Light, sturdy, amazingly cheap—and banned. How the humble sack became a victim of its own success.
As of December 2013, cashiers at supermarkets and other large retailers in Brookline will no longer be allowed to provide disposable polyethylene bags to their customers at checkout, under threat of a punishing fine. Instead they’ll use bags made from compostable or marine degradable material, including paper, or encourage customers to bring reusable bags from home. The ban puts Brookline at the vanguard of the anti-plastic-bag movement, which has succeeded in getting similar ordinances passed in San Francisco and Los Angeles, as well as in China, India, and South Africa. It also represents what is arguably the biggest victory the movement has yet seen on the East Coast.
Over the past 30 years, the plastic shopping bag has become a potent symbol of human consumption and carelessness. Flapping from trees, blowing against fences, bobbing squalidly in waterways, bags seem both insignificant and indestructible, an encapsulation of humankind’s fatal attachment to minor conveniences. According to one estimate, Americans use 100 billion plastic bags per year. It’s a number that horrifies environmentalists, who are concerned about the fossil fuels they’re made from and who calculate that each bag will continue to haunt the earth, before decomposing, for hundreds of years.
But there’s another way to see the plastic bag, and a reason to think a little harder about where the problem with it actually lies. To its fans in the plastics industry, and there are many, the supermarket shopping bag—or “T-shirt bag,” as it’s known in the business—is a triumph of cost-effective engineering. Weighing just a fraction of an ounce, it has convenient handles, water-resistant walls, and an astonishing ability to carry up to 2,000 times its own weight. From this point of view, the bag is a runaway success that has simply outpaced our ability to contain it.
“The polyethylene plastic bag is a miracle of technology to me,” said Diana Twede, a professor at the School of Packaging at Michigan State University and the co-editor of the journal Packaging Technology and Science. “I’m a fan of packaging history, and people in history would not be able to believe that you could make such a strong, light, thin type of material that would actually do some work.”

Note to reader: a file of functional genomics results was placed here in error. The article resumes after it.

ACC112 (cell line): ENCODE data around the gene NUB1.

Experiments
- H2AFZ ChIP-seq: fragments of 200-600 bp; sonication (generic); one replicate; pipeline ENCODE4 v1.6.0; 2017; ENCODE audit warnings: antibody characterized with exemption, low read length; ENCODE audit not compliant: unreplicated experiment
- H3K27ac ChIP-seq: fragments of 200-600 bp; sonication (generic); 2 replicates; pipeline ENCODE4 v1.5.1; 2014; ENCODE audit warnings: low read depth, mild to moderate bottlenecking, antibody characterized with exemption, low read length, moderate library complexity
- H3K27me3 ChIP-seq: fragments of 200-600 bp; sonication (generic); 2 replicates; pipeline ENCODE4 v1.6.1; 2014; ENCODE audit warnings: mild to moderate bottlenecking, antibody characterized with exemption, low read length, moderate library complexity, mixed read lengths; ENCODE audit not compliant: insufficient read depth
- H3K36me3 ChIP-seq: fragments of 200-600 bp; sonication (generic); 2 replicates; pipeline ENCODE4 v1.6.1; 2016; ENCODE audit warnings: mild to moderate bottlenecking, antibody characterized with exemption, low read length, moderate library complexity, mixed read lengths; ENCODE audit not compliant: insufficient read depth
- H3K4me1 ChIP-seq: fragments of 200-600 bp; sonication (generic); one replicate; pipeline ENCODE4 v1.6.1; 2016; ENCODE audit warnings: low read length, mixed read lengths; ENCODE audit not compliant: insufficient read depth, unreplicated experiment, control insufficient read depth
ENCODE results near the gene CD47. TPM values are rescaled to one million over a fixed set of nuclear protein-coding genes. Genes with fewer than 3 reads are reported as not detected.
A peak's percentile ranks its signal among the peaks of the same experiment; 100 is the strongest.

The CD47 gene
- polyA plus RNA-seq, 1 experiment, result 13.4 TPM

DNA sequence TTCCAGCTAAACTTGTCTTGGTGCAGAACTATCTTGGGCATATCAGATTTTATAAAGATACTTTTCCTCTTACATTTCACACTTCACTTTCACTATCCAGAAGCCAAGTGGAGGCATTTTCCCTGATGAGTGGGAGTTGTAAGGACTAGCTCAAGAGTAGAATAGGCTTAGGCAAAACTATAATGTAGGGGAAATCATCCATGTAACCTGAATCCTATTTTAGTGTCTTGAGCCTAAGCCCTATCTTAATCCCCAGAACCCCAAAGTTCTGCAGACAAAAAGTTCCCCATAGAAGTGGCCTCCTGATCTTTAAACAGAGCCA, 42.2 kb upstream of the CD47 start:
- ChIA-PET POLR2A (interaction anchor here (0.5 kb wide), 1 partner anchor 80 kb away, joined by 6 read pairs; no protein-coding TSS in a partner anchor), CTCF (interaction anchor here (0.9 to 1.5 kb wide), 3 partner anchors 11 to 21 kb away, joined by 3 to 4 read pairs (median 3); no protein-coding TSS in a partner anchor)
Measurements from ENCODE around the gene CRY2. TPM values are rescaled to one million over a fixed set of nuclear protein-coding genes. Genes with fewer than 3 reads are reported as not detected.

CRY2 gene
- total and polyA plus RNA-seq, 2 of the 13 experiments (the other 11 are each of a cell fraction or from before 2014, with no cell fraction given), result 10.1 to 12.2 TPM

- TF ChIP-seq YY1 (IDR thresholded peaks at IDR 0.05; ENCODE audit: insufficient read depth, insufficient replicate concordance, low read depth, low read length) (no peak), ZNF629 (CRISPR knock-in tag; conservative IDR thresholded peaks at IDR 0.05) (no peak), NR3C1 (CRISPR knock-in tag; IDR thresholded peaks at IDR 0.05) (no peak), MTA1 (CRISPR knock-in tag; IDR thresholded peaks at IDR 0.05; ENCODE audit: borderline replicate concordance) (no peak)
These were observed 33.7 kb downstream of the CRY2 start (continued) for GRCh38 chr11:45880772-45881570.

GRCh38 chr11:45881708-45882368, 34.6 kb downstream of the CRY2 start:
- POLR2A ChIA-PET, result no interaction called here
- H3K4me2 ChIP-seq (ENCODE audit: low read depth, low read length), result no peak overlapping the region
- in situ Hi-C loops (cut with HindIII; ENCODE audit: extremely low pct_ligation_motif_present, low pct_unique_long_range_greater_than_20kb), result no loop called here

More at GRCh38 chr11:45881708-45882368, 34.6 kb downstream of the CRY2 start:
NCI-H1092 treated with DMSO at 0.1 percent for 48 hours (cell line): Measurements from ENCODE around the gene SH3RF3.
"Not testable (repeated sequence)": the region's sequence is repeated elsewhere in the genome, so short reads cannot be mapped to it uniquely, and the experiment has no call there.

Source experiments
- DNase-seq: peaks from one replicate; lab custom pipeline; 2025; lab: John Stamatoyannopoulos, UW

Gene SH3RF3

There’s a special irony to the fact that the latest skirmish in the plastic bag wars has erupted in Massachusetts, given that the bags’ origins can be traced to the work of engineers from communities such as Woburn and Gloucester—and that one of the intellectual nerve centers of the plastics industry is located at the University of Massachusetts Lowell.
“The state of Massachusetts was like the Silicon Valley of plastics, in a lot of regards,” said Mark Steele, the CEO of Gloucester Engineering, a company that designed some of the earliest plastic-bag-making machines in the 1960s.
For Steele, there is something sad about the people of Brookline launching an attack on a technology so intimately tied to their own local history. But as supporters of the ban prepare to make the case for a statewide ordinance—Marblehead Representative Lori Ehrlich has vowed to raise it on the floor of the Massachusetts Legislature in January—it’s unlikely that an appeal to regional pride is going to give them any pause. The plastic bag is both bigger and smaller than any one place, after all. And in many ways, that is the heart of the problem.
There was a time when grocers would pack their customers’ purchases in paper cones, tying them at the bottom with a piece of string. Some took a different route, and spent their evenings gluing bags together out of paper. Everything changed in 1883, when a Philadelphia inventor by the name of Charles Stilwell patented an automatic paper bag machine that not only produced paper bags on its own, but fitted them with a square-shaped bottom that made it possible for baggers to stand them upright, leaving both their hands free for loading. Over time, customers came to expect that when they bought apples, or laundry detergent, or even a few pencils, they’d get a bag as well.
As paper sacks became a fixture at grocery store checkout lines across the United States, the seeds of their downfall were being sown here in Massachusetts, where a formidable plastics industry began to take root in the 1960s. As engineers discovered ways to make plastic thinner, stronger, and easier to produce in bulk, the material started being used to make trash bags, dry-cleaning bags, and packaging for bread. “The phones would be ringing off the hook with people wanting to buy bag-making machines,” said Bill Bode of Gloucester Engineering, which sold the machines to local manufacturers in Salem, Lynn, and Peabody, as well as to out-of-state companies like Union Carbide and Mobil Chemical.